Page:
In India the conventional media, especially print, is still growing well, but media futurist Gerd Leonhard has a word of caution for this sector. He says India may face the Brazilian situation tomorrow. The South American country was also witnessing the same story until last year when the middle class switched to new media such as the internet and newspapers became obsolete.
The Swiss expert, in Delhi recently to address a media summit, speaks to Ankita Lahiri about the media crisis that is about to strike India. He adds that the future will witness a convergence of the broadcast with the broadband. Until now, the conventional media has been living in a bubble, protected by legislation, regulation and to some extent distribution. The online crisis is inevitable with a deadline that is fast approaching. Excerpts from the interview:
The Wall Street Journal has called you a “media futurist”. Please explain this term.
It is really quite simple. What I do is I look at the media business, whether it is film, television, music, and advertising, and I look five years into the future to come up with new business models and new business ideas about how media companies can be successful in the future. So publishers, broadcasters, cable companies… I do other things too, but this is one of my main areas.
So what is your prediction for the media? What are the emerging trends?
Well, there are quite a few. But of course there is the convergence of the television and the internet; they are becoming the same thing. Mobile devices are taking over from computers. So there are five billion people connected to the internet, using mobile devices. Social media is already very active. The users themselves make the media. I think we will see a lot of bundling of telecom and media, the convergence of telecom and media, artificial intelligence for data mining for marketing, as we already see with Google Tools. So technology will be completely invisible. You can speak to your phone and ask for directions. Automatic translation is a major trend. So these are some of the key trends I think.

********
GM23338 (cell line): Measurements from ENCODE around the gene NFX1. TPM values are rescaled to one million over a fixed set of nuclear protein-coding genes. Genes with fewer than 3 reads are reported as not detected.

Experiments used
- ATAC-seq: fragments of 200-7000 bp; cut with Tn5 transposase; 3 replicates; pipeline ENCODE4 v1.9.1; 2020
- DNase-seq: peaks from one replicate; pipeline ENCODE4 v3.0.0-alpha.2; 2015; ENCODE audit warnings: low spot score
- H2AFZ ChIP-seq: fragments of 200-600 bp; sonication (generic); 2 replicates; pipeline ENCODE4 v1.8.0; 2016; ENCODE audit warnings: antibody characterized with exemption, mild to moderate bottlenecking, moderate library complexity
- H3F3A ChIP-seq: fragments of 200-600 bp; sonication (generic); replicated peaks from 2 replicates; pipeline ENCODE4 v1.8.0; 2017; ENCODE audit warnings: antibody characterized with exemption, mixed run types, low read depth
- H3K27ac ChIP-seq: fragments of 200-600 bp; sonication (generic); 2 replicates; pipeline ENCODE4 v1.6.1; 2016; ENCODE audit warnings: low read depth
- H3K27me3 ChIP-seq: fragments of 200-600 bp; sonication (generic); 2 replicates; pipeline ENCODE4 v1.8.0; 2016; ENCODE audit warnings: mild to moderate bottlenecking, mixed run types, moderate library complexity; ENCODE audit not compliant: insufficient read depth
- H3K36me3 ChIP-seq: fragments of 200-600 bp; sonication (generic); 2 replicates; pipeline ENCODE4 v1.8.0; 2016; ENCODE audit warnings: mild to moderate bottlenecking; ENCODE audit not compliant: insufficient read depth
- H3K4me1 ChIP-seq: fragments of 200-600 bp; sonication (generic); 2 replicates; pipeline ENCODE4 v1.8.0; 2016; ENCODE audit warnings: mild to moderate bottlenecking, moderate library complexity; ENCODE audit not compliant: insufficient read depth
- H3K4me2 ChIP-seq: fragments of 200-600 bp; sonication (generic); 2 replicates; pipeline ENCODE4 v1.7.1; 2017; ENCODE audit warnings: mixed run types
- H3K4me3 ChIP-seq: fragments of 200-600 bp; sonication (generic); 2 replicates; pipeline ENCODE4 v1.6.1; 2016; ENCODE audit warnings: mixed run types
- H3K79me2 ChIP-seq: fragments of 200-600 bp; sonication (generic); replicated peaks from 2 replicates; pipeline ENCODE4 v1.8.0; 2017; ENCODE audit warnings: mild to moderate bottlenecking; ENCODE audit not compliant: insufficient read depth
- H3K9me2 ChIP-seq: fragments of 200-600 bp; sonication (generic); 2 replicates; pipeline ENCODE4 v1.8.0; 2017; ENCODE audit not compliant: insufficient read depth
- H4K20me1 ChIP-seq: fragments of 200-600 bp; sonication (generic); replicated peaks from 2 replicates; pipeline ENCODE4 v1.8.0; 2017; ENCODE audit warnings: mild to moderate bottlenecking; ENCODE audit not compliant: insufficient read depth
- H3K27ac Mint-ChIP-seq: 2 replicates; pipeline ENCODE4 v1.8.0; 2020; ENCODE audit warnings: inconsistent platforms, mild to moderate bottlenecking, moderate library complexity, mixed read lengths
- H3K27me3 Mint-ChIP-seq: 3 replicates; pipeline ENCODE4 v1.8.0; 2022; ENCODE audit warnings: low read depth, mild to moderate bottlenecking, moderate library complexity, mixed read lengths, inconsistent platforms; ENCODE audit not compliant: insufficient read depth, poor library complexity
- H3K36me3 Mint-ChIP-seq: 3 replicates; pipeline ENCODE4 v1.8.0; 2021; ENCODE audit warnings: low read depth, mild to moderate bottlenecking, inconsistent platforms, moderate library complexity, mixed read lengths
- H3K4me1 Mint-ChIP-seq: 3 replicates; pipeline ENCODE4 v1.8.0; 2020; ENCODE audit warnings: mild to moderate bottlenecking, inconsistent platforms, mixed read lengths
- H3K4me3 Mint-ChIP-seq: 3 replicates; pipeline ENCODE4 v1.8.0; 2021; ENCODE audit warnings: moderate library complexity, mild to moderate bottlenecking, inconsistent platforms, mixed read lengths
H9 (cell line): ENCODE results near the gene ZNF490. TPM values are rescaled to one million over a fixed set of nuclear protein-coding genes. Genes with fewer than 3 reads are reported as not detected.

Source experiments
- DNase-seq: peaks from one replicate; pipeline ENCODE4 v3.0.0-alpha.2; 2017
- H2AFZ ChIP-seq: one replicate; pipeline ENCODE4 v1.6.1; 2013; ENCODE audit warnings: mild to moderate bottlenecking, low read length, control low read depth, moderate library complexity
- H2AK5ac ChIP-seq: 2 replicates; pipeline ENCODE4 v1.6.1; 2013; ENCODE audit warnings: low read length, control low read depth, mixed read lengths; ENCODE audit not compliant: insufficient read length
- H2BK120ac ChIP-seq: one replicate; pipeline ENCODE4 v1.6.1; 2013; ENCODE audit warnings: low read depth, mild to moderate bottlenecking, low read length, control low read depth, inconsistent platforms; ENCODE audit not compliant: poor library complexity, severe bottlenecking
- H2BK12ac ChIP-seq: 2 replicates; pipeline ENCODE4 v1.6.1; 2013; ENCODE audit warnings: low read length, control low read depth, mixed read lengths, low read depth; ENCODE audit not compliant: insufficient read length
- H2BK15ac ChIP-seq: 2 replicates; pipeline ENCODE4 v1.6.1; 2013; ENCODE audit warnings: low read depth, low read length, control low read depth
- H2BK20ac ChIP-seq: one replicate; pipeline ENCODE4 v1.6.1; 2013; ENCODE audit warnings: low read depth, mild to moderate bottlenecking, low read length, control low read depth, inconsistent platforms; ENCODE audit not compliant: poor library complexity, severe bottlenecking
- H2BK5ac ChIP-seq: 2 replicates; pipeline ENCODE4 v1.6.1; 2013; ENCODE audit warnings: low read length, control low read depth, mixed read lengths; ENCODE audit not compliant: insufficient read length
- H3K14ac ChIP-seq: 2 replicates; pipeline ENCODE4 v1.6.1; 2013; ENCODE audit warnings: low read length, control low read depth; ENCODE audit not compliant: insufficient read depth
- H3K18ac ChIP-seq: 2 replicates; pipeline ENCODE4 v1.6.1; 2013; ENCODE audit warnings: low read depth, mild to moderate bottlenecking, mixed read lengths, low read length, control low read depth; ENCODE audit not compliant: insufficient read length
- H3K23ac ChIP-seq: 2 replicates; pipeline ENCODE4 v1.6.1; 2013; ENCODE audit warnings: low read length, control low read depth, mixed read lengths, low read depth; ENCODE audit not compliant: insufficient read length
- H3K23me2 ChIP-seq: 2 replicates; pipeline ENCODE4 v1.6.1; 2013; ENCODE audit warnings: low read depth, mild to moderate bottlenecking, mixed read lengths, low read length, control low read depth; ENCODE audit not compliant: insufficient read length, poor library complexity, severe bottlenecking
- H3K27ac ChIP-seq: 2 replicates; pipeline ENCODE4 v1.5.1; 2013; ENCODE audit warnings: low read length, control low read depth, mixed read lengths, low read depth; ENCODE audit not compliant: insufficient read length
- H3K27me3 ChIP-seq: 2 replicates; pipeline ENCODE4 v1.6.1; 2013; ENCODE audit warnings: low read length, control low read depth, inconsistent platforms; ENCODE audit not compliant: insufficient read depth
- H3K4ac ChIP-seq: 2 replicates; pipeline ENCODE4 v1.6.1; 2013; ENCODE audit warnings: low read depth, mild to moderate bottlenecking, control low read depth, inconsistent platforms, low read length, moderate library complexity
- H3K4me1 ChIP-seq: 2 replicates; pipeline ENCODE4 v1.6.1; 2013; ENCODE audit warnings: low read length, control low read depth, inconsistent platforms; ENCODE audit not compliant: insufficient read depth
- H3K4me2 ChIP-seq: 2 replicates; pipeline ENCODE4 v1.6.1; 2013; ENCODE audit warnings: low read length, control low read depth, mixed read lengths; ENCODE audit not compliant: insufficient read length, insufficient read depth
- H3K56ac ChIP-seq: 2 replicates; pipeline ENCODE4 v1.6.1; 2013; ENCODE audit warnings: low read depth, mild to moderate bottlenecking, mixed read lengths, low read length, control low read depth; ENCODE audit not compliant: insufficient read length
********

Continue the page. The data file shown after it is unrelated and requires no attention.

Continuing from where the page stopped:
You have been talking about how the media is going digital. What will happen to print?
Print is just another screen. So if I want to read in a different way, I read in print. So when I am on the beach, I read print (book). But the business model of print is broken. Because 20 years ago, if you didn’t have a paper, you could not read the news. It’s not that people don’t want print, they do because it is a special experience. I think that will eventually happen. But the business model is breaking down, because it was a monopoly of attention. So if you had The New Yorker magazine, you could sell the [advertiser] for $100,000 a page. Because you have the user’s right. But now I have 50 magazines, digital. So now the price goes down to $5,000 a page.
So as a media futurist, what is your prediction for print in India?